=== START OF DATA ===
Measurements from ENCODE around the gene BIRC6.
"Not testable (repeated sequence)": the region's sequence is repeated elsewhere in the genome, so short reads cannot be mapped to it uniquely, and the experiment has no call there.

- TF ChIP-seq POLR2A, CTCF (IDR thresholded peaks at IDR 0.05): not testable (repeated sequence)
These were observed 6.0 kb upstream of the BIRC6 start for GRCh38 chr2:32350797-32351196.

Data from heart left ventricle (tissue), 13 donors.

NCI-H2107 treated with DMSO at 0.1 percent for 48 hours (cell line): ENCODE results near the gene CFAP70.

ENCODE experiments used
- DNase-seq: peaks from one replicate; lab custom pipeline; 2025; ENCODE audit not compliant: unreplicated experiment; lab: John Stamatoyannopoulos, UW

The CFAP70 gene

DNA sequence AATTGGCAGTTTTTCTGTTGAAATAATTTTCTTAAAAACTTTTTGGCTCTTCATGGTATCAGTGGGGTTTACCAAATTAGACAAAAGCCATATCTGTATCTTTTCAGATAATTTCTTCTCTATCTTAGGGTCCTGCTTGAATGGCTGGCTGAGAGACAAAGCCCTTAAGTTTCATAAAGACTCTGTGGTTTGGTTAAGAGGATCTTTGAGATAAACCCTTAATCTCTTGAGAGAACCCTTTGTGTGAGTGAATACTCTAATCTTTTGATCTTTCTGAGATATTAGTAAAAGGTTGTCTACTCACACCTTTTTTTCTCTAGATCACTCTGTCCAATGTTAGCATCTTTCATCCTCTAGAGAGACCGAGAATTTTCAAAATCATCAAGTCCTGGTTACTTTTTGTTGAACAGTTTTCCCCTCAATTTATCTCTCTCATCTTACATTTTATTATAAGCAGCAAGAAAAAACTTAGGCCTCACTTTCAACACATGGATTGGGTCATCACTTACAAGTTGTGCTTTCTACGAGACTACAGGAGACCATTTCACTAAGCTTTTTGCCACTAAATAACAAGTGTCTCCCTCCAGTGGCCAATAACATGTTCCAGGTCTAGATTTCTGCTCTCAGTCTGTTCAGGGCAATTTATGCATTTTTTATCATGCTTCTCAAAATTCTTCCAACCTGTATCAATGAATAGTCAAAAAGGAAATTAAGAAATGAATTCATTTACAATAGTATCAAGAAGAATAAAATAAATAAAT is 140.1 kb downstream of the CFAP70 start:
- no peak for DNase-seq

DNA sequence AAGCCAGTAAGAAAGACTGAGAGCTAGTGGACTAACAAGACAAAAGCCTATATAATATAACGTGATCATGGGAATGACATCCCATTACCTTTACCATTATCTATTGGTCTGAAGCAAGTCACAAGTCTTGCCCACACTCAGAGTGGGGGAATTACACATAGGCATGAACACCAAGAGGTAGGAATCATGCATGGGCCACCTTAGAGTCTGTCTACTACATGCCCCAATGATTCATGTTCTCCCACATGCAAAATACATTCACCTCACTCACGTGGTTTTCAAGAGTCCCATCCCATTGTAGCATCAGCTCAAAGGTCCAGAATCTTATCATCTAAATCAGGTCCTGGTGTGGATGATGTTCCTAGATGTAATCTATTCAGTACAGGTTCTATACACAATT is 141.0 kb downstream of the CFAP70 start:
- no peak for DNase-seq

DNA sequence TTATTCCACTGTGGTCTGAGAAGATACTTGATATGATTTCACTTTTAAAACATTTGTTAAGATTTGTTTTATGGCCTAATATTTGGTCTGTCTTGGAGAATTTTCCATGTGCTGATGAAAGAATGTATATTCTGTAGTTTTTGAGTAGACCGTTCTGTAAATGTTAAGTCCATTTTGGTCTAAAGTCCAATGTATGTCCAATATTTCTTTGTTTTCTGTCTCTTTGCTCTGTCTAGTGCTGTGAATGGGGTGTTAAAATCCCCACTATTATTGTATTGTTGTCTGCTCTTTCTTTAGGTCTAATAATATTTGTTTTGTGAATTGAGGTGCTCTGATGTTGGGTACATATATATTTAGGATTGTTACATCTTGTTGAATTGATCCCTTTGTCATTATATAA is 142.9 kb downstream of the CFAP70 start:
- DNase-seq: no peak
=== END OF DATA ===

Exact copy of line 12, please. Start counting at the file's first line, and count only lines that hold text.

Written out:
DNA sequence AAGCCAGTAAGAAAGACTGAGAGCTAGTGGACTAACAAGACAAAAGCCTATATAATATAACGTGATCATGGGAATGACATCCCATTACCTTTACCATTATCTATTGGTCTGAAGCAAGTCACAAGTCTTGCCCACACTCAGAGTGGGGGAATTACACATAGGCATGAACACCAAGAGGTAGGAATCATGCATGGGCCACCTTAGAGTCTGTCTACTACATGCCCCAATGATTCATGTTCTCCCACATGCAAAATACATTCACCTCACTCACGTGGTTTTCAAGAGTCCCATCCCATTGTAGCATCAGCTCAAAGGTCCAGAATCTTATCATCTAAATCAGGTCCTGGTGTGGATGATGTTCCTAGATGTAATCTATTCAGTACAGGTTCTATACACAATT is 141.0 kb downstream of the CFAP70 start: